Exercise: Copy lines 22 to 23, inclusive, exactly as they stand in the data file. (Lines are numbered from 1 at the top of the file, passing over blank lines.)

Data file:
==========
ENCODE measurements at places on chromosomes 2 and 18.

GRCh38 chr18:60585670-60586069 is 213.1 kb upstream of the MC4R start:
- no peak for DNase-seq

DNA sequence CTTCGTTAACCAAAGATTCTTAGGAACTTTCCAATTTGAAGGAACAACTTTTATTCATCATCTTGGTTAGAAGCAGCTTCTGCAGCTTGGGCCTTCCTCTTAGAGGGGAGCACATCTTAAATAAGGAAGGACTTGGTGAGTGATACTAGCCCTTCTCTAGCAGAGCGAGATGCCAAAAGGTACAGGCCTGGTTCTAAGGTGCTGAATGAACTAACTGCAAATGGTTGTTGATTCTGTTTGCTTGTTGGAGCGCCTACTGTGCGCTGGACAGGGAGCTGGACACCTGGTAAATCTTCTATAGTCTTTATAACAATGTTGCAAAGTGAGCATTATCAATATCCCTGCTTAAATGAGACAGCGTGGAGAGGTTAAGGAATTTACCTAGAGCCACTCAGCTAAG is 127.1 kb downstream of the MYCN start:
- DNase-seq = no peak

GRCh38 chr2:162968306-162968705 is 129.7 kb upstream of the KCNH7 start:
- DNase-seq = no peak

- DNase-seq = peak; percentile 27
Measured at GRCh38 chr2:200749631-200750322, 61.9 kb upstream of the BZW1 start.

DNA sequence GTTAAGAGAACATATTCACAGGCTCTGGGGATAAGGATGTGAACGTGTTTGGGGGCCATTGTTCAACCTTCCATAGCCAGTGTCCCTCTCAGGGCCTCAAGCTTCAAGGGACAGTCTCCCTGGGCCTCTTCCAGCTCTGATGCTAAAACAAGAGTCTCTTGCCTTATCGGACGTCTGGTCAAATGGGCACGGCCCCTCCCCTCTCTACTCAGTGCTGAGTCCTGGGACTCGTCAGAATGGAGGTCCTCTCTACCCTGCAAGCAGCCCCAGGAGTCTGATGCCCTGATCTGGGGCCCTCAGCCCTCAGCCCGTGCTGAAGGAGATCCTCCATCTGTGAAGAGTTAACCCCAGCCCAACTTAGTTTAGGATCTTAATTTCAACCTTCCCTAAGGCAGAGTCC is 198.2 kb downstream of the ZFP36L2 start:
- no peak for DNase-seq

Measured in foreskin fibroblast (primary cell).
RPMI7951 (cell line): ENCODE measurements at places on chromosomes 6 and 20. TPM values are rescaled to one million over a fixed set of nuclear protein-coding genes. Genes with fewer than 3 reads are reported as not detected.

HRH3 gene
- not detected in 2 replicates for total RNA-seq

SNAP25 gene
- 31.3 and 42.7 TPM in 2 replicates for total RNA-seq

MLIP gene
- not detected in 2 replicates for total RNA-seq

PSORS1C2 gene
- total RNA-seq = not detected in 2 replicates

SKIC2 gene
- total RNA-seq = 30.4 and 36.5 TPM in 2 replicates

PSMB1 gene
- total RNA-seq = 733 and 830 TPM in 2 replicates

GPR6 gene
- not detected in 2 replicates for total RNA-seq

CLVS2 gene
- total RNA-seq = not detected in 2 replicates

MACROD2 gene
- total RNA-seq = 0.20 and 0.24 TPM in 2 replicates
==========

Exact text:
SKIC2 gene
- total RNA-seq = 30.4 and 36.5 TPM in 2 replicates